The standardized fan benchmark is still fairly new to our test lineup--this is where we test each case with the same fans at the same speed and in the same location in what we consider a standard configuration, to see how chassis compare without stock fans as part of the equation. As a reminder, this testing is imperfect in its own ways, but is useful for comparing similar cases. We detailed the methods in a separate video on standardized fan testing. We placed two 140mm Noctua fans in the front intake mounts above the PSU shroud (140mm fans can’t be mounted below the level of the shroud) and one 120mm Noctua fan in the exhaust slot at the rear of the case. CPU dT averaged 44.3 degrees, the best result we’ve attained so far in our much more limited table for this test, ranking a couple degrees below even the 46.9 degrees dT average of the Fractal Meshify C. When we started standardized fan testing, we picked the Meshify C and the Bitfenix Enso as “good” and “bad” cases that would let us know what kind of range we could expect in our results, and now we’ve already blown past our “good” example.
GPU dT averaged 51.4C dT in the standardized fan test, slightly worse than baseline thanks to less incoming air along the bottom of the case, but still competitive compared to the other standardized fan results. This is an example of where the stock configuration performs better. The Lian Li O11 XL did better because we were forced to place intake fans directly under the GPU, and the similarly mesh-fronted Cooler Master NR600 did slightly better as well, though with a standard placement. The NZXT H510 Elite also was within error of the P400A, although it certainly wasn’t with NZXT’s stock fans installed.
3DMark Firestrike gives us another test, this one focused on real-world gaming performance. The 3DMark results are always fairly close to the torture results for GPU dT, and the P400A is no exception with an average GPU temperature of 48.6 degrees Celsius over ambient. That’s one of the better results we’ve seen, still keeping pace with the $100 H500 Mesh (at 49.3C) and now outscoring the PM01 (at 50.5). The stock Meshify C and Meshify S2 scored 60.3 and 57.7 degrees, respectively.
The blender CPU render averaged 37 degrees on the CPU, a couple degrees worse this time than the 35.7 degrees dT H500 Mesh and 36.7C PM01, but closer to the stock Meshify S2 for once. It’s still decidedly on the cooler side of the chart, but in a test that exclusively stresses the CPU, the P400A seems to lose some of the advantage that its good GPU cooling gives it in other tests.
The GPU-accelerated render averaged 23.2 degrees Celsius dT on the GPU, placing the P400A in a chart position much more in line with the other tests. The PM01 and even the HAF X scored results in this neighborhood. The 25.8C dT average for the CPU during this test is also relatively low, although the PM01 and RL06 did maintain better temperatures.
NOISE + NOISE NORMALIZED
Acoustic testing is next. At full fan speeds for the Phanteks fans, the P400A measured 38.6dBA, surprisingly quiet for a mesh-fronted case with three 120mm fans running at approximately 1300RPM separated from the user by a perforated metal screen and nothing else. Getting the case down to our 36dBA threshold for noise-normalized testing only required turning the case fans down to 75% speed in BIOS, or approximately 900-1000 RPM as logged by external measurement tools.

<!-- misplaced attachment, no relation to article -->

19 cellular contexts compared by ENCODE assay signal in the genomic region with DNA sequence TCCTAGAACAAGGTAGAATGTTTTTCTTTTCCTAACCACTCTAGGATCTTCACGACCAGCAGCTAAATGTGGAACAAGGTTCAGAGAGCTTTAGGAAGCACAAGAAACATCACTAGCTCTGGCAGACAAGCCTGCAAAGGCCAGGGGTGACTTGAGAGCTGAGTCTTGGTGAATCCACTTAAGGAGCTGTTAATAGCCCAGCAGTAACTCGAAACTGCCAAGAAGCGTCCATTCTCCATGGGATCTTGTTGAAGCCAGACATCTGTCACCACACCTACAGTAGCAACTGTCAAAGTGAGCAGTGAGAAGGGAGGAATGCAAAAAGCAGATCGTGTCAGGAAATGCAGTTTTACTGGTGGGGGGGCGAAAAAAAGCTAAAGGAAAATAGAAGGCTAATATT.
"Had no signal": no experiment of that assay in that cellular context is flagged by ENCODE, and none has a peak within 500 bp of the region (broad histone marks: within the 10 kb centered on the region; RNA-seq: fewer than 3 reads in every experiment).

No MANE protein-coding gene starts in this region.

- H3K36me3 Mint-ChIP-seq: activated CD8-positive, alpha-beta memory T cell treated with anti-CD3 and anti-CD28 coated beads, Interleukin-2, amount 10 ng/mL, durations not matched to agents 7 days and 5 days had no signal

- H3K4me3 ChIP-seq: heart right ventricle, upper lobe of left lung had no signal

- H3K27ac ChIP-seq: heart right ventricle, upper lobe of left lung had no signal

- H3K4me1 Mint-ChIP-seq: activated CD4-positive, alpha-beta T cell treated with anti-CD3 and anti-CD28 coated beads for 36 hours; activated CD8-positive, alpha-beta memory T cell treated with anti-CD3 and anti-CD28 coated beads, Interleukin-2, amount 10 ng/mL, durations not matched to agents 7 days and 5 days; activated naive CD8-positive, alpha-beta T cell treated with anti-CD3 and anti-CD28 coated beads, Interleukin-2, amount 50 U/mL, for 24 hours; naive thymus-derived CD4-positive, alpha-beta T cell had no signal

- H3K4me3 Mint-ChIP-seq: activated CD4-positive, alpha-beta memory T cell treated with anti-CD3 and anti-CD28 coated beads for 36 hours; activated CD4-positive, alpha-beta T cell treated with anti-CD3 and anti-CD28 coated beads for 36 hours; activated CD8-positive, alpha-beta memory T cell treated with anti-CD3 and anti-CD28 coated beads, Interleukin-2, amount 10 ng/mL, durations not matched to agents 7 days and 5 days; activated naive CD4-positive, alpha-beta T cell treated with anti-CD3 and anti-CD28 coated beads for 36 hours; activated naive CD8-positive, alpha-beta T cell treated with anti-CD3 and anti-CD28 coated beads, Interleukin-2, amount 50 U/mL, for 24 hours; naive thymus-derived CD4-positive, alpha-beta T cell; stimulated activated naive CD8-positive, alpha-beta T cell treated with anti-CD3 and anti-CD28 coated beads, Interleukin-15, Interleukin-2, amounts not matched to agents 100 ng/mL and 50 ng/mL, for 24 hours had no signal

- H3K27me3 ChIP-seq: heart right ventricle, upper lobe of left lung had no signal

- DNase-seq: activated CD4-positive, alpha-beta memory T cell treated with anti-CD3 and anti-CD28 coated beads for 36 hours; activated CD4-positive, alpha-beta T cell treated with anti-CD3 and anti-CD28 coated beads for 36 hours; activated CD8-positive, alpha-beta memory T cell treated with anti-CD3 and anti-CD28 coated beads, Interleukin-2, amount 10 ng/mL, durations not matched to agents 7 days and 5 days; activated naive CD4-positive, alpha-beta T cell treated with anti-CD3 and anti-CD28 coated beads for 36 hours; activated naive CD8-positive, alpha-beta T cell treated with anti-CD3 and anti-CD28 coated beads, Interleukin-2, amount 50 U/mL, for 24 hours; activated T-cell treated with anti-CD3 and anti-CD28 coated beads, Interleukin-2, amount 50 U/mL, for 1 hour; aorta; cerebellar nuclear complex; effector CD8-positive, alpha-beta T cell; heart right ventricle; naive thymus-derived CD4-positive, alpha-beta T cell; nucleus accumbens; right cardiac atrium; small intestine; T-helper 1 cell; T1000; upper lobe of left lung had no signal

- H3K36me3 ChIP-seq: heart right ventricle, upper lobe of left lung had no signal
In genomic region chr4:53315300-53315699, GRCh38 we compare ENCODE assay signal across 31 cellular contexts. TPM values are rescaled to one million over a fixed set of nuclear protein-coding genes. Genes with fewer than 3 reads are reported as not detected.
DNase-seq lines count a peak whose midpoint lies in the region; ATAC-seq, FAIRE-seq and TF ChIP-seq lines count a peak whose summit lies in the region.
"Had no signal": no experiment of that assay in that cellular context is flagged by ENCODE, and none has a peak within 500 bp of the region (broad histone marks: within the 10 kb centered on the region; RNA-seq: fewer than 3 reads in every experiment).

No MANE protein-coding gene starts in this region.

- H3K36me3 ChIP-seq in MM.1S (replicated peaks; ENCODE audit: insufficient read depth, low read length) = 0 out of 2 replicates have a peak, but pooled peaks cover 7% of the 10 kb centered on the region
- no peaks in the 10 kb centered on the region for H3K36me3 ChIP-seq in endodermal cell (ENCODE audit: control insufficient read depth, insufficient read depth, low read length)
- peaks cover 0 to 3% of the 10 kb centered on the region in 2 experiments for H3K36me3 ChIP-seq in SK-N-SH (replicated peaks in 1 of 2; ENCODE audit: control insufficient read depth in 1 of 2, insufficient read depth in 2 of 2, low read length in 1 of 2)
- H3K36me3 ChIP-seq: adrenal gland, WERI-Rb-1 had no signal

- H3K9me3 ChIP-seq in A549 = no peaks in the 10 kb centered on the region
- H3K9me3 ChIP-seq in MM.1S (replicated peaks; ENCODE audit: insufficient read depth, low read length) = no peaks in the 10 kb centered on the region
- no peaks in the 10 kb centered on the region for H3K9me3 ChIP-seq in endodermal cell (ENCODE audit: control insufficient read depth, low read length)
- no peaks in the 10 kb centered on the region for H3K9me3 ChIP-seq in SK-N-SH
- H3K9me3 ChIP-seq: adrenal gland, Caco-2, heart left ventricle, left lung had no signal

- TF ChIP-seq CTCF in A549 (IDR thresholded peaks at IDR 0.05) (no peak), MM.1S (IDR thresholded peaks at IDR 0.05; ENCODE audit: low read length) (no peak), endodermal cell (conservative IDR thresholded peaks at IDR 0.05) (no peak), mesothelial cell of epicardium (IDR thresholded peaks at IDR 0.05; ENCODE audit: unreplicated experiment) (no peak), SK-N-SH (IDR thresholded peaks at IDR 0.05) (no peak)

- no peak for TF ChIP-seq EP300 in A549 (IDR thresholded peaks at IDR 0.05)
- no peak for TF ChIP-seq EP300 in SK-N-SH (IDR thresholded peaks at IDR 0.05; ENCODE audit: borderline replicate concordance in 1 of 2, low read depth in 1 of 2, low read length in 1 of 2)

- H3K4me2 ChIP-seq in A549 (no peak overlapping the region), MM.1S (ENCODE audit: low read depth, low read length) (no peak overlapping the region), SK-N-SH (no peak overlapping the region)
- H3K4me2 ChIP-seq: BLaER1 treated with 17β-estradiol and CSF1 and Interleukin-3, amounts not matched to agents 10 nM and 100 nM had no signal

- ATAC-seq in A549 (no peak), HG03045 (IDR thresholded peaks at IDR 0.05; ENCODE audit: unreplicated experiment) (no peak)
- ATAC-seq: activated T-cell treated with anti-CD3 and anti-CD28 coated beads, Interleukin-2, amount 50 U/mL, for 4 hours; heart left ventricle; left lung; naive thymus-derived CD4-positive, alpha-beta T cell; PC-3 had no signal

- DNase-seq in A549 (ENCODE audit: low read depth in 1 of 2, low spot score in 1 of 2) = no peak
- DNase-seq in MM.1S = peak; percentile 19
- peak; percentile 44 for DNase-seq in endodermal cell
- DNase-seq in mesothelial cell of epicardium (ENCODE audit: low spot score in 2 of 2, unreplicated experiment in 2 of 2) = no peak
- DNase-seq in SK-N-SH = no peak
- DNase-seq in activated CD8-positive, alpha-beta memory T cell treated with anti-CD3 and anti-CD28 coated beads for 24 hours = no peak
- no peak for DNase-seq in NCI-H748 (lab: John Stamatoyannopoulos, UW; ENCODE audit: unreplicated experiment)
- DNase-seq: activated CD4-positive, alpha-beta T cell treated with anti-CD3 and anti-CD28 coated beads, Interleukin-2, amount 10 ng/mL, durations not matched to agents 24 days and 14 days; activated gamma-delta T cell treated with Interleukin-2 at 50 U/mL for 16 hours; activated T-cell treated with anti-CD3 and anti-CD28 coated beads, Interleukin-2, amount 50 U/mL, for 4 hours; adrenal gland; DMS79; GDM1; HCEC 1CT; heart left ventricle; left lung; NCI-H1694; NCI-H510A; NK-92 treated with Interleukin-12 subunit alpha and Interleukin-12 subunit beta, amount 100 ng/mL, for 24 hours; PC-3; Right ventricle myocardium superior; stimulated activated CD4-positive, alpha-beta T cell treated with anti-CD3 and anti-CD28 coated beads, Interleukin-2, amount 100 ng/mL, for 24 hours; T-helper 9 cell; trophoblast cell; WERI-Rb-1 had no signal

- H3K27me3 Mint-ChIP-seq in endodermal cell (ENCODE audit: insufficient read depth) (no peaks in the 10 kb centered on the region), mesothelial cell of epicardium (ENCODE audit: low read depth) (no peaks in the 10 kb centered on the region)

Noise-normalized results are up now: The speed reduction resulted in a CPU dT of 50.5 degrees over ambient, impressively close to the baseline temperature. That’s handily the best noise-normalized result on our limited, new chart so far, with the NR600 in second place at 54.7C dT.
GPU dT at 36dBA averaged 52.3 degrees, again fairly close to the baseline and again cooler than most of the other noise-normalized cases. The O11 XL did win out here, but that’s with Noctua 140mm fans added directly below the GPU (the ones from the standardized fan test) since the O11 XL doesn’t ship with any fans at all. Completely stock, the P400A is the best noise-normalized performer on the chart so far, although the chart consists of six other cases excluding the O11 XL.
The P400A RGB (or P400A_D officially) has an MSRP of $90 and is actually available for $90 from most retailers, with a white version similarly available. That’s the price range where many such tempered glass/mesh fronted cases are (the Meshify C) or should be (Versa J24, RL06 TG). The Cooler Master H500 is also good competition. Buyers should be aware that this is a fairly basic chassis without the sturdy construction or extra features (removable radiator mounts, for example) that a more expensive case would have, but it’s a fair price for what it is. Anyone that doesn’t care about RGB LEDs or would choose to replace the stock fans should stay tuned for our coverage of the P400A non-RGB, which is $20 cheaper and comes with one fewer fan.
As far as the front panel, it’s a vast improvement over the P400 we reviewed years ago. It’s simple, there are no extra layers of filtration stuffed in, and it allows both air and RGB lighting effects through freely. Using a fine metal mesh as a combined front panel and filter is good. It won’t stop dust as effectively as a “real” filter, but given a choice we much prefer a single layer of perforated metal to a decorative mesh panel backed by a foam or fabric filter. White or black doesn’t make enough difference to matter, although the black panel did perform very slightly better in our testing.
The direct competition for this case is obviously Fractal’s Meshify line. The differences to consider (other than price and compatibility with parts) are the number of fans included, the RGB LEDs in the P400A_D, Fractal’s insistence on using that weird faceted front panel design for every Meshify case, and any additional case features that Fractal may offer--we like Fractal’s cases, and they generally come well-equipped. The reason the P400A_D performs better than Fractal’s stock cases is down to the fans included with the case--ignoring those, they’re on the same footing. Check back for our review of the $70 P400A non-RGB, which uses the same fan arrangement as Fractal’s Meshify cases.
Editorial, Testing: Patrick Lathan
Test Lead, Host: Steve Burke
Video: Josh Svoboda, Andrew Coleman